Actinium (89Ac) has no stable isotopes and no characteristic terrestrial isotopic composition, thus a standard atomic weight cannot be given. There are 32 known isotopes, from 205Ac to 236Ac, and 7 isomers. Three isotopes are found in nature, 225Ac, 227Ac and 228Ac, as intermediate decay products of, respectively, 237Np, 235U, and 232Th. 228Ac and 225Ac are extremely rare, so almost all natural actinium is 227Ac.
The most stable isotopes are 227Ac with a half-life of 21.772 years, 225Ac with a half-life of 10.0 days, and 226Ac with a half-life of 29.37 hours. All other isotopes have half-lives under 10 hours, and most under a minute. The shortest-lived known isotope is 217Ac with a half-life of 69 ns.
Purified 227Ac comes into equilibrium with its decay products (227Th and 223Fr) after 185 days.
|Main isotopes of actinium (89Ac)|
Actinides and fission products by half-life
|Actinides by decay chain||Half-life
|Fission products of 235U by yield|
No fission products
|226Ra№||247Bk||1.3 k – 1.6 k|
|240Pu||229Th||246Cmƒ||243Amƒ||4.7 k – 7.4 k|
|245Cmƒ||250Cm||8.3 k – 8.5 k|
|230Th№||231Pa№||32 k – 76 k|
|236Npƒ||233Uƒ||234U№||150 k – 250 k||‡||99Tc₡||126Sn|
|248Cm||242Pu||327 k – 375 k||79Se₡|
|237Npƒ||2.1 M – 6.5 M||135Cs₡||107Pd|
|236U||247Cmƒ||15 M – 24 M||129I₡|
... nor beyond 15.7 M years
|232Th№||238U№||235Uƒ№||0.7 G – 14.1 G|
Legend for superscript symbols
isotopic mass (u)
|range of natural|
|206m1Ac||80(50) keV||15(6) ms|
|206m2Ac||290(110)# keV||41(16) ms||(10−)|
|208mAc||506(26) keV||28(7) ms
|209Ac||89||120||209.00949(5)||92(11) ms||α (99%)||205Fr||(9/2−)|
|210Ac||89||121||210.00944(6)||350(40) ms||α (96%)||206Fr||7+#|
|211Ac||89||122||211.00773(8)||213(25) ms||α (99.8%)||207Fr||9/2−#|
|212Ac||89||123||212.00781(7)||920(50) ms||α (97%)||208Fr||6+#|
|214Ac||89||125||214.006902(24)||8.2(2) s||α (89%)||210Fr||(5+)#|
|215Ac||89||126||215.006454(23)||0.17(1) s||α (99.91%)||211Fr||9/2−|
|216mAc||44(7) keV||443(7) µs||(9−)|
|217Ac||89||128||217.009347(14)||69(4) ns||α (98%)||213Fr||9/2−|
|217mAc||2012(20) keV||740(40) ns||(29/2)+|
|218mAc||584(50)# keV||103(11) ns||(11+)|
|222Ac||89||133||222.017844(6)||5.0(5) s||α (99%)||218Fr||1−|
|222mAc||200(150)# keV||1.05(7) min||α (88.6%)||218Fr||high|
|223Ac||89||134||223.019137(8)||2.10(5) min||α (99%)||219Fr||(5/2−)|
|224Ac||89||135||224.021723(4)||2.78(17) h||β+ (90.9%)||224Ra||0−|
|225Ac[n 3]||89||136||225.023230(5)||10.0(1) d||α||221Fr||(3/2−)|
|226Ac||89||137||226.026098(4)||29.37(12) h||β− (83%)||226Th||(1)(−#)|
|227Ac||Actinium[n 4]||89||138||227.0277521(26)||21.772(3) y||β− (98.61%)||227Th||3/2−||Trace[n 5]|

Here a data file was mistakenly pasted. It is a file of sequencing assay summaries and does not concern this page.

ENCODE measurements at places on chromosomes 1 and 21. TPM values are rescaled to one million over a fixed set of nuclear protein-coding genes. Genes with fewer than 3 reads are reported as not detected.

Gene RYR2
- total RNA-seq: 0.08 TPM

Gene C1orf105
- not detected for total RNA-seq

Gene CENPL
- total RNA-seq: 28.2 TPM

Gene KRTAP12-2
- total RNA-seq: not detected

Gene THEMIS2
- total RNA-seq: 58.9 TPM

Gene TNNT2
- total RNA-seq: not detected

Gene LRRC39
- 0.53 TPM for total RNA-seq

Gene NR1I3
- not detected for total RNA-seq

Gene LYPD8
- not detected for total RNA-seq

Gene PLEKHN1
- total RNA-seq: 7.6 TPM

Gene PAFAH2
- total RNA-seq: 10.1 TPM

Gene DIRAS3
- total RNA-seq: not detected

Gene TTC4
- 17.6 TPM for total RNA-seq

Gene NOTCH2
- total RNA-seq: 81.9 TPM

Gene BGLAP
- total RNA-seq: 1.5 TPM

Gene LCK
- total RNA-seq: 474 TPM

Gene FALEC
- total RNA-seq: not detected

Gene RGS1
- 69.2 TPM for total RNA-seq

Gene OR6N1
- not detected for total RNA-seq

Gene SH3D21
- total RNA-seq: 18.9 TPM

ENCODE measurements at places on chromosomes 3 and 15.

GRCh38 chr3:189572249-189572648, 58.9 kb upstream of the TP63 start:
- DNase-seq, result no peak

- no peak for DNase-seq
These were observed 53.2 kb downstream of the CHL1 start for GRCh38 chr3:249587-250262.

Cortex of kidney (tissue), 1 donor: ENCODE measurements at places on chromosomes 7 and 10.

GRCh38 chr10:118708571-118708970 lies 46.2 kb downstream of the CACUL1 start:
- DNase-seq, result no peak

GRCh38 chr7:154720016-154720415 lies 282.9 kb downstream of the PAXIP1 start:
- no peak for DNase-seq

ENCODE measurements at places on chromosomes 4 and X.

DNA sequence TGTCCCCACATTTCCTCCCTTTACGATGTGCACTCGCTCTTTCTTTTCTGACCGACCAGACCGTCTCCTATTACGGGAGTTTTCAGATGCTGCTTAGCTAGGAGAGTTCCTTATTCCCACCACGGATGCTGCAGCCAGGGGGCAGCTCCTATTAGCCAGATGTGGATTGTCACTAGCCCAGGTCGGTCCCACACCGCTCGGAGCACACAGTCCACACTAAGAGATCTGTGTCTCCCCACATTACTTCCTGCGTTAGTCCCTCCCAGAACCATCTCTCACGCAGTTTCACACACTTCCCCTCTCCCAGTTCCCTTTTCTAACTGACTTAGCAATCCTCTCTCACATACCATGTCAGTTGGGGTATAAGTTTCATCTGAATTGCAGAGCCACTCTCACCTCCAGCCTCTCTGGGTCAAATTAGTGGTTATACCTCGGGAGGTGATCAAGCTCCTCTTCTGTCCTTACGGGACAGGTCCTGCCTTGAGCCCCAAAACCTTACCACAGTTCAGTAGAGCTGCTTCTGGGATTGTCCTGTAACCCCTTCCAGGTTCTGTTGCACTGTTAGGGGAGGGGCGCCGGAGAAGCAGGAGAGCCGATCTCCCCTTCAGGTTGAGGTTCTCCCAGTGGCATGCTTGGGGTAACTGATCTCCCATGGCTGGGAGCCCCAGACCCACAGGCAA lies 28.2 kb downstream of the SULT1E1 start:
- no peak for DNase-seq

|228Ac||Mesothorium 2||89||139||228.0310211(27)||6.13(2) h||β−||228Th||3+||Trace[n 6]|
The actinide or actinoid (IUPAC nomenclature) series encompasses the 15 metallic chemical elements with atomic numbers from 89 to 103, actinium through lawrencium.Strictly speaking, both actinium and lawrencium have been labeled as group 3 elements, but both elements are often included in any general discussion of the chemistry of the actinide elements. Actinium is the more often omitted of the two, because its placement as a group 3 element is somewhat more common in texts and for semantic reasons: since "actinide" means "like actinium", it has been argued that actinium cannot logically be an actinide, but IUPAC acknowledges its inclusion based on common usage.The actinide series derives its name from the first element in the series, actinium. The informal chemical symbol An is used in general discussions of actinide chemistry to refer to any actinide. All but one of the actinides are f-block elements, with the exception being either actinium or lawrencium. The series mostly corresponds to the filling of the 5f electron shell, although actinium and thorium lack any 5f electrons, and curium and lawrencium have the same number as the preceding element. In comparison with the lanthanides, also mostly f-block elements, the actinides show much more variable valence. They all have very large atomic and ionic radii and exhibit an unusually large range of physical properties. While actinium and the late actinides (from americium onwards) behave similarly to the lanthanides, the elements thorium, protactinium, and uranium are much more similar to transition metals in their chemistry, with neptunium and plutonium occupying an intermediate position.
All actinides are radioactive and release energy upon radioactive decay; naturally occurring uranium and thorium, and synthetically produced plutonium are the most abundant actinides on Earth. These are used in nuclear reactors and nuclear weapons. Uranium and thorium also have diverse current or historical uses, and americium is used in the ionization chambers of most modern smoke detectors.